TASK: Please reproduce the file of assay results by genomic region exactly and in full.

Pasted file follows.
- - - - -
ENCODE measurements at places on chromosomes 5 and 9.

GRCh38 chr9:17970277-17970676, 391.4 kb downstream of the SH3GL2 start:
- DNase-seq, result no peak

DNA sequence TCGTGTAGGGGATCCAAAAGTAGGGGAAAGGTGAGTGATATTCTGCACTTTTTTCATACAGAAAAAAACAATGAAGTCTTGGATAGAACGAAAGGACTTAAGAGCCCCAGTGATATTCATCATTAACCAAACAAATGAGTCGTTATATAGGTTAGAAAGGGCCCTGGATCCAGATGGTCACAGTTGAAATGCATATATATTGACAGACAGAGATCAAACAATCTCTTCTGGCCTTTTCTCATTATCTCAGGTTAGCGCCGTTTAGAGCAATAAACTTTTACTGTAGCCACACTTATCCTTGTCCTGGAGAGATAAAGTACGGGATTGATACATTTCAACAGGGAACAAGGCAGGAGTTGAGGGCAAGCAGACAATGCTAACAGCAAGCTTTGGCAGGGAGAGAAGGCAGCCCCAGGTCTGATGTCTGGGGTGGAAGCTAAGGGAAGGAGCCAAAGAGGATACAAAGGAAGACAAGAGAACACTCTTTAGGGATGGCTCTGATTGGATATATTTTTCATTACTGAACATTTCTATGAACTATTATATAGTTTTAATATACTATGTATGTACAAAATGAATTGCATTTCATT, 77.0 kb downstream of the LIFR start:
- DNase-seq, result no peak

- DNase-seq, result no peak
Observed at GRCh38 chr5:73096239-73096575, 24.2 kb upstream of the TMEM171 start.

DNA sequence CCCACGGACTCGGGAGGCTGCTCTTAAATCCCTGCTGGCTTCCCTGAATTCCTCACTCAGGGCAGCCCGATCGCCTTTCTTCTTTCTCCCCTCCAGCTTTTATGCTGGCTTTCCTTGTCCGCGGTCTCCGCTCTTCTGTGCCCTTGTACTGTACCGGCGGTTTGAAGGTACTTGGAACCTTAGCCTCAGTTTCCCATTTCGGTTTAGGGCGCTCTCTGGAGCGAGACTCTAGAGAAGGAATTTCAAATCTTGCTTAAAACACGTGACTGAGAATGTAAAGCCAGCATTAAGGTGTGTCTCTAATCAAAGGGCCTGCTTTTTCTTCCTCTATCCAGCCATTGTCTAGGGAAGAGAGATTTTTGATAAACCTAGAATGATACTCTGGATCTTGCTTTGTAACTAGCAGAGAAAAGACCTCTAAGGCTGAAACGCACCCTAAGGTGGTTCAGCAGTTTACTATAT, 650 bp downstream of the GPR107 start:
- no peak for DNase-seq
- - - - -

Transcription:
ENCODE measurements at places on chromosomes 5 and 9.

GRCh38 chr9:17970277-17970676, 391.4 kb downstream of the SH3GL2 start:
- DNase-seq, result no peak

DNA sequence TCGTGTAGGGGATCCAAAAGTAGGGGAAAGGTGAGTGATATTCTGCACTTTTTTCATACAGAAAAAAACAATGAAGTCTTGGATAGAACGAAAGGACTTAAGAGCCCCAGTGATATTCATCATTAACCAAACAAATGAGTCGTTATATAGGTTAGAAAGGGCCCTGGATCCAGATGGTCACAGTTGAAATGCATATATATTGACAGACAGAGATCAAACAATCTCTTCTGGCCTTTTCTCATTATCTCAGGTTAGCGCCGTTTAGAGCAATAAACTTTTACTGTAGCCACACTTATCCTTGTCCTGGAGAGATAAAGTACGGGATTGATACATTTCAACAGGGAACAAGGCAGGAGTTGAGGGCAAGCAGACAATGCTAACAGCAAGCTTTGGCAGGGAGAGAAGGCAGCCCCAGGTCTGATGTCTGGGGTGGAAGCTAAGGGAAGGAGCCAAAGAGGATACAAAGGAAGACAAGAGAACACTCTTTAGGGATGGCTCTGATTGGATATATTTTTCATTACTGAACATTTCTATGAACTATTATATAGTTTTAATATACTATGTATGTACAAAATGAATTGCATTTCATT, 77.0 kb downstream of the LIFR start:
- DNase-seq, result no peak

- DNase-seq, result no peak
Observed at GRCh38 chr5:73096239-73096575, 24.2 kb upstream of the TMEM171 start.

DNA sequence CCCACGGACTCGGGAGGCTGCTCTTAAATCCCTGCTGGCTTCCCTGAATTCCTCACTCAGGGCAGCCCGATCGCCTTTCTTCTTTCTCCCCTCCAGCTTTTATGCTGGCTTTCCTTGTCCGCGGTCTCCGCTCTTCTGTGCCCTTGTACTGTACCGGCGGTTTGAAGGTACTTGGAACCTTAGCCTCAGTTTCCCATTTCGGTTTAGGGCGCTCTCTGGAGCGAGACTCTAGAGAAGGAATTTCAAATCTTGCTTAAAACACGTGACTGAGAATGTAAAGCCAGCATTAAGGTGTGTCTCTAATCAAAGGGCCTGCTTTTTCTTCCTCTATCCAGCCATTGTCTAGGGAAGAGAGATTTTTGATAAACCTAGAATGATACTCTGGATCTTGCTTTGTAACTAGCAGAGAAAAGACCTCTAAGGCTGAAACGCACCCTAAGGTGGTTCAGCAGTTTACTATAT, 650 bp downstream of the GPR107 start:
- no peak for DNase-seq